Pollution kills 2.5 million in India every yearA study released by the Lancet Commission on Pollution and Health on October 19 estimates nine million people deaths worldwide in 2015 attributable to pollution. This makes pollution the top reason for premature deaths, beating AIDS, malaria and tuberculosis put together. Here are some other Lancet findings:
- India and China accounted for 5.4 million of the 9 million pollution-related deaths in 2015
- About 16 per cent of all deaths worldwide are because of pollution. This is one-and-a-half times more than those killed by smoking and six times more than the deaths caused by road accidents.
- Pollution is the cause of more than a quarter of all deaths in low-income countries that have high pollution levels. Of the 9 million deaths in 2015, 6.5 million were because of air pollution.
- Most pollution-related ailments are non-communicable, including renal and cardiovascular disease.
- Pollution costs the world almost $ 5 trillion, or about 6 per cent of total economic output.
“Ambient air pollution in rapidly expanding mega-cities such as New Delhi and Beijing attracts the greatest public attention. However, WHO documents that the problem of ambient air pollution is widespread in low-income and middle-income countries and finds that 98 per cent of urban areas in developing countries with populations of more than 100,000 people fail to meet the WHO global air quality guideline for PM2·5 pollution of 10 µg/m3 of ambient air annually.”
(with IANS) // ]]>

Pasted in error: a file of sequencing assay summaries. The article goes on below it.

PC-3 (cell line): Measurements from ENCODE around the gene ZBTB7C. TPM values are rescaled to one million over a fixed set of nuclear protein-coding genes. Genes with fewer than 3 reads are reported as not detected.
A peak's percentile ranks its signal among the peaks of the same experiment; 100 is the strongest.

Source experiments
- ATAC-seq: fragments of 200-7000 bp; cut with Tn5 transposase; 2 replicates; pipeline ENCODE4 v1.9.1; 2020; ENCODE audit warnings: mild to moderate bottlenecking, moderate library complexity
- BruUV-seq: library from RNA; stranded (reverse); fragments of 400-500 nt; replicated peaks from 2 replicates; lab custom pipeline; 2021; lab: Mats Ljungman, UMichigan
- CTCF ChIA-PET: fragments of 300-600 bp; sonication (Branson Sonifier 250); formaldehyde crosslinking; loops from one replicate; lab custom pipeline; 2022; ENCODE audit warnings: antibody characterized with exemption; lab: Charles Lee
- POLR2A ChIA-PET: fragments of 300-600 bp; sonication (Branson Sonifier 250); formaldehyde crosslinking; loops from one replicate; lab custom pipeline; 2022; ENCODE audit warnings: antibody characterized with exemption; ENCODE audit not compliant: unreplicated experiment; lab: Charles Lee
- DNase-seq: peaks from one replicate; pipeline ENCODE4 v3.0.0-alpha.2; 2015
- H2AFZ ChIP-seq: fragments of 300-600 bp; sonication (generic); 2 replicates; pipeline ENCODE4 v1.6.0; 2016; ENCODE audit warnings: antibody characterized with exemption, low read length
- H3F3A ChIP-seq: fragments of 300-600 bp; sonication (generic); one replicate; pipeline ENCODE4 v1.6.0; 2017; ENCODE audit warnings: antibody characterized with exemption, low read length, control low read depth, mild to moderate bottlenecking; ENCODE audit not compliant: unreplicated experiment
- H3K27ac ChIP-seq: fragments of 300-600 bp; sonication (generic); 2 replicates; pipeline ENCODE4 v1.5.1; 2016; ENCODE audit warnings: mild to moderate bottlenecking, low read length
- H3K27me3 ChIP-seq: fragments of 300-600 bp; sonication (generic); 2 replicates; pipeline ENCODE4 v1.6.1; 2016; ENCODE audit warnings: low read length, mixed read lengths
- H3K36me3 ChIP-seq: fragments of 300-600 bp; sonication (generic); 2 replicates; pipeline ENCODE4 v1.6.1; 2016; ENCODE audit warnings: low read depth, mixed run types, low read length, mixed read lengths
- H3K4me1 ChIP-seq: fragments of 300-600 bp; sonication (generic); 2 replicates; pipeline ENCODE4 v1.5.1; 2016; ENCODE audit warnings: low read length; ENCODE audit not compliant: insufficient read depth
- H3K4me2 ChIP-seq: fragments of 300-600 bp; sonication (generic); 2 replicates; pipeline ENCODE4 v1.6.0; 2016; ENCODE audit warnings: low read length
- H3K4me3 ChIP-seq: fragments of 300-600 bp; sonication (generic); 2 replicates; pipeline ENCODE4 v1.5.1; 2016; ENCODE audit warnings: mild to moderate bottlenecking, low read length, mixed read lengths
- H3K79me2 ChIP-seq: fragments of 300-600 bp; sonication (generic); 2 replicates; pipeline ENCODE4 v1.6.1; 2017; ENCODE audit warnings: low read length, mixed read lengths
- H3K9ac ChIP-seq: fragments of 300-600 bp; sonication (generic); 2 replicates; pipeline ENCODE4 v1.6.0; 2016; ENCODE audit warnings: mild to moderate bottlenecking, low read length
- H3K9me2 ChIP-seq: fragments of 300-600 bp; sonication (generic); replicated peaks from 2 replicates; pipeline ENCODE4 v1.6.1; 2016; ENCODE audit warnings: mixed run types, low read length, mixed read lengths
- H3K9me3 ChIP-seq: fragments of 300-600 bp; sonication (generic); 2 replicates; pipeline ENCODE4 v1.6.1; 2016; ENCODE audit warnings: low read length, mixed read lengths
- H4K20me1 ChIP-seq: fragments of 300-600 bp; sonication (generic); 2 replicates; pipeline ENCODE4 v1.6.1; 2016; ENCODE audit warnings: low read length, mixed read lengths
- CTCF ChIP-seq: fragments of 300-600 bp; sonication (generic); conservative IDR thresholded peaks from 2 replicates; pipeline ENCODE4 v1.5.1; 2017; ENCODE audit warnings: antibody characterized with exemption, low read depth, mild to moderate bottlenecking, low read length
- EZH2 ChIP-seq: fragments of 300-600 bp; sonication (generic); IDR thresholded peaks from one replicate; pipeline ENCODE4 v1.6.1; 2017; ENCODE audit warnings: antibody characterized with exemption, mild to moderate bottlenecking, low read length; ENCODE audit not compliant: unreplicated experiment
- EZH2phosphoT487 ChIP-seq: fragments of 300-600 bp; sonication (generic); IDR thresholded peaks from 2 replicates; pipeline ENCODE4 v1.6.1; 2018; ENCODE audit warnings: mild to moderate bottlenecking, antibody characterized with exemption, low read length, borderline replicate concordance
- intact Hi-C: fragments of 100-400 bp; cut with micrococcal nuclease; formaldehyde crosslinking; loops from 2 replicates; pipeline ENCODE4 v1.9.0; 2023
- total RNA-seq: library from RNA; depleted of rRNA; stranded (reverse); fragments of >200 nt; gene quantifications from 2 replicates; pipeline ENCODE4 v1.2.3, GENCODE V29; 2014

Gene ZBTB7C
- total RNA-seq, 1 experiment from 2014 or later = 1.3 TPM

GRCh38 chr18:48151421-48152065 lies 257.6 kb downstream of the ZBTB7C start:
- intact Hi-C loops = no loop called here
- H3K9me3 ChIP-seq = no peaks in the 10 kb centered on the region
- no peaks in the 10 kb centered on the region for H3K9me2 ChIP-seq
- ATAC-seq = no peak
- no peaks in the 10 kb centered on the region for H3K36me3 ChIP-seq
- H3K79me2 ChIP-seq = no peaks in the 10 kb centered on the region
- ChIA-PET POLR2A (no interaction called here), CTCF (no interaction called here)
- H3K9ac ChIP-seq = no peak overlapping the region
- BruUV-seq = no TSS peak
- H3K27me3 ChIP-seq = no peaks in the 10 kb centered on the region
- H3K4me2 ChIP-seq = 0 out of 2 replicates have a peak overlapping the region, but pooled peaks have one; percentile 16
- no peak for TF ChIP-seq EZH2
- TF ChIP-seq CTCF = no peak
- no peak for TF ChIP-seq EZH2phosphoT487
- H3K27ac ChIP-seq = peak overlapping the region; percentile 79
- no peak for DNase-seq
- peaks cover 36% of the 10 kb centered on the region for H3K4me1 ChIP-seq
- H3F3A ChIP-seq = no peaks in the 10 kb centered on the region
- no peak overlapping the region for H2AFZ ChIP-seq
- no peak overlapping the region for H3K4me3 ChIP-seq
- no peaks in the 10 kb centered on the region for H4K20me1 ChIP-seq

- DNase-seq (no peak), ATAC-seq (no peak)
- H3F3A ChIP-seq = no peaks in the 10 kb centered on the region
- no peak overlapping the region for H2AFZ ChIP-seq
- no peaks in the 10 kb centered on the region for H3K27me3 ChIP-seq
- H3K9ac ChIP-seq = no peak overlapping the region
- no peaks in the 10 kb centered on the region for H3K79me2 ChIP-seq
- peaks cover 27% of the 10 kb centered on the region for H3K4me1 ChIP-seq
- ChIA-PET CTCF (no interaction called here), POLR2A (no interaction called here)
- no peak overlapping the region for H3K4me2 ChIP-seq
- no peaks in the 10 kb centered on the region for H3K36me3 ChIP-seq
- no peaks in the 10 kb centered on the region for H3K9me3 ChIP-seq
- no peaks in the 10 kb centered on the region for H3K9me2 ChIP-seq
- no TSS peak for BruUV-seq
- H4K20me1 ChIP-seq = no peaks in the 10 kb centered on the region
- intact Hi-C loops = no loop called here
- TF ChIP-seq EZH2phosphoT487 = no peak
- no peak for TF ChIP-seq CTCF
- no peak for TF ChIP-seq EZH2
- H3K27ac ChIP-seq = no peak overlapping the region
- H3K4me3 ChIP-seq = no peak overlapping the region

Beef Biryani[/caption] The definition of ‘cow’ includes bull, bullock, ox, heifer or calf, as well as a disabled, diseased or a barren cow. ‘Beef’ means the flesh of the ‘cow’ in any form — including flesh that is packed in sealed containers, and which has been imported into the state. It also provided that any police officer above the rank of Sub Inspector, or any person authorised by the government, may enter, stop and search any vehicle used or intended to be used for the export of cows. The officer can also enter and search any premises used or intended to be used for slaughter. However, these provisions were not applicable for anyone suspected of selling cooked beef but the over enthusiastic Gau Sewa Aayog was taking along police personnel to seal samples of Biryani and send these for testing. The samples were sent to a laboratory which was granted sanction for testing samples for beef only a week ago. The laboratory has been set up at Lala Lajpat Rai University of Veterinary and Animal Sciences in Hisar. Its vice-chancellor Major Gen Shrikant (retd) has also ready claimed that six samples have tested for beef although no formal report has yet been given to the government for registration of a case. Even though the legal validity of samples taken and tests conducted is in doubt, some of the experts say that it is difficult to distinguish between beef and some other kinds of meat and that it was even more difficult to do so for cooked meat. The issues came to limelight when a social activist Shehnaz Poonawalla filed a petition with the National Commission for Minorities against the Aayog. Opposition political parties too criticised the action of the government. Former Haryana chief minister and Congress leader Bhupinder Singh Hooda said that the BJP government was trying to “create disturbance in the name of beef policing”. As the tension mounted, the Chief Minister Manohar Lal Khattar stepped in. Although there are no official release or statement, an unnamed senior official of the Chief Minister’s Office was quoted by several newspapers to claim that Khattar was upset with the way the Aayog had been going about in collecting samples. The official said that Khattar has ‘advised’ its chairman to follow the law of the land and made it clear that no one other than the FDA was authorised to collect such samples. Unfortunately, despite repeated assertions to the contrary by the state government, reports of cow vigilantes burning trucks and beating up drivers for allegedly transporting cows and beef continue to pour in. Although Khattar has done well to intervene in an attempt to defuse the situation but firm directions need to go out from him to the cow vigilantes and other so called protectors of cow to follow the rules and law of the land. He must also ensure that the provisions of the strict law brought in by his government are not misused and that innocents, who are also generally poor and have little capacity to defend themselves, are not prosecuted. // ]]>